Wed, 04/03/2013 - 14:43 | 3404535 robobbob
robobbob's picture

heads up there and read your fine print.

depending which program you're working with, many direct pay contracts from uncle sugar contain a clause that stipulates that GOVERNMENT DEFAULT ON PAYMENTS does NOT CONSTITUTE grounds for a failure to pay eviction!!!! which means you get to play unpaid babysitter for the duration of the event. lets see if your mortgage holder will accept that excuse.

you have been warned. let they landlord beware.

Wed, 04/03/2013 - 16:11 | 3404627 New World Chaos
New World Chaos's picture

Kudos for this.  I figured they would just pay in clownbux (see below) but why bother when Kafkaesque gotchas are even more profitable.  This is what passes for rule of law these days.  Landlords will be unpaid babysitters.  Maybe it will be karma from being an accessory to Section 8 robbery of the taxpayers but it will still be rotten.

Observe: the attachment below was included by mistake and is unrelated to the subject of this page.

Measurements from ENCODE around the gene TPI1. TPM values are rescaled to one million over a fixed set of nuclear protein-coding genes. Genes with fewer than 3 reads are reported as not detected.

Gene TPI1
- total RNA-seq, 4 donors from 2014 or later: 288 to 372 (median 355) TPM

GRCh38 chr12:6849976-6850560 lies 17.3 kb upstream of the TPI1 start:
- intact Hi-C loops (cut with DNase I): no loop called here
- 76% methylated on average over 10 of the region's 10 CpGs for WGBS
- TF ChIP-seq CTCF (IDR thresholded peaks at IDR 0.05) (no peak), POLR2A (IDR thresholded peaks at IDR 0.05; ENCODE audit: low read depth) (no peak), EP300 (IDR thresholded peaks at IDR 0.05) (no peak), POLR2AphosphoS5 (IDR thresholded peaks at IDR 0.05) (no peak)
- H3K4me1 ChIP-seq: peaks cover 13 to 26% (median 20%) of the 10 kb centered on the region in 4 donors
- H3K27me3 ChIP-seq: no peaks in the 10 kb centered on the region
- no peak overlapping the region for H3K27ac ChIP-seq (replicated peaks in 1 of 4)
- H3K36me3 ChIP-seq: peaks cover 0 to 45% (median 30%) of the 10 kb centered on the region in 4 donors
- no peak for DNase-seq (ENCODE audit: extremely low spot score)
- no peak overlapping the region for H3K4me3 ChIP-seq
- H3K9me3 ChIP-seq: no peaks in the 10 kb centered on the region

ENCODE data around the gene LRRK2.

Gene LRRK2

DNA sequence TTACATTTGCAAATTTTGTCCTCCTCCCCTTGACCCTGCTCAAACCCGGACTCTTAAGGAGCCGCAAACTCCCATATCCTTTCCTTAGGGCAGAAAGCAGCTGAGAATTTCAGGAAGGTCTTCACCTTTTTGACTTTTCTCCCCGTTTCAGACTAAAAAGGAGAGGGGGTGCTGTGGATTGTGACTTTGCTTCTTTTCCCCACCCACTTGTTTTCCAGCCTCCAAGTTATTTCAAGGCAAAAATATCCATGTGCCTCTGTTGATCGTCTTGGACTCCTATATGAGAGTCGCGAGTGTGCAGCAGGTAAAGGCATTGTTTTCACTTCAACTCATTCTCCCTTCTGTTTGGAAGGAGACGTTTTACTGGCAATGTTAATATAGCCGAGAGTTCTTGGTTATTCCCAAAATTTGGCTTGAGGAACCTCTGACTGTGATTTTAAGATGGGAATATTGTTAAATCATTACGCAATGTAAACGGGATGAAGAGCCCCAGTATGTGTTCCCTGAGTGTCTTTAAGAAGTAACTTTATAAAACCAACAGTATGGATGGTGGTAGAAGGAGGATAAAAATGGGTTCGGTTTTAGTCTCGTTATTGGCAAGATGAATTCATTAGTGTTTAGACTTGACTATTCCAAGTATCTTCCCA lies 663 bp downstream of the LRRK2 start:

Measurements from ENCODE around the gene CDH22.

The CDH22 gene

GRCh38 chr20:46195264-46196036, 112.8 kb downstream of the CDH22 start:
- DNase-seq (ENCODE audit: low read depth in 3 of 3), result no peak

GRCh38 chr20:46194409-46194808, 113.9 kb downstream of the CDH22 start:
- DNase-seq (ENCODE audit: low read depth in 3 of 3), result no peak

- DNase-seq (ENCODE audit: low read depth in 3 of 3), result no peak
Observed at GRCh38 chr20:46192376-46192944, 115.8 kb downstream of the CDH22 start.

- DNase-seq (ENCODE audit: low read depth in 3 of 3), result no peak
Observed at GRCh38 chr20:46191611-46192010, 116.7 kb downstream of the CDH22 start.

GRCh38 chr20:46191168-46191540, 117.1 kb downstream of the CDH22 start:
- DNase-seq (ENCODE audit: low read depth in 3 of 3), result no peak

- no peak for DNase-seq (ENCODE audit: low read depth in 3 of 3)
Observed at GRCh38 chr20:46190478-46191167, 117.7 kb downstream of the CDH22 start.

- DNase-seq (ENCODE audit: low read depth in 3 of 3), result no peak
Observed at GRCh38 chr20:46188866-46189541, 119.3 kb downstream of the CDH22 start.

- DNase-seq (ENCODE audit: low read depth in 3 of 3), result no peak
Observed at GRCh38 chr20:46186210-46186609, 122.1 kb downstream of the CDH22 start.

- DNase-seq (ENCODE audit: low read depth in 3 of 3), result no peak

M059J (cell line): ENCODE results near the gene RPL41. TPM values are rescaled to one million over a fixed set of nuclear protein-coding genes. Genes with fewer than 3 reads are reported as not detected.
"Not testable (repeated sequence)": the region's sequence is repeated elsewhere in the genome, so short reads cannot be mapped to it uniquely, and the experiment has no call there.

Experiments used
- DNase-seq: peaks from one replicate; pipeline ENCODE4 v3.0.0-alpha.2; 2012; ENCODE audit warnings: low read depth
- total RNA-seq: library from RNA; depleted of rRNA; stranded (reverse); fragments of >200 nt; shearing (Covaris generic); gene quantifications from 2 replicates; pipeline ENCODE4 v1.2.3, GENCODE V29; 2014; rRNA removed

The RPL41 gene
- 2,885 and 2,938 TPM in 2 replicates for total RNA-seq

Wed, 04/03/2013 - 16:04 | 3405031 daveO
daveO's picture

This should tell everyone where this will end. A trap is being set! Landlords(suckers) will be stuck w/ Section 8 deadbeats and no recourse. I can see another gov. program to buy these deadbeat properties off of the 'suckers' for cents on the dollar. That way the gov. gets cheap housing for their 'deadbeat class' voters.  

Wed, 04/03/2013 - 14:44 | 3404559 New World Chaos
New World Chaos's picture

Ouch, sorry to hear about it... forgot what a nightmare the US legal system can be regarding renting (or squatting, as is often the case these days).  Don't expect Uncle Scam to adjust subsidized rent for real inflation when the time comes.  They will probably institute rent controls with piddling increases based on made up BLS statistics.  They will need producers like you to babysit the Obamaphone crowd for as long as possible.  Don't sign any long term contracts either.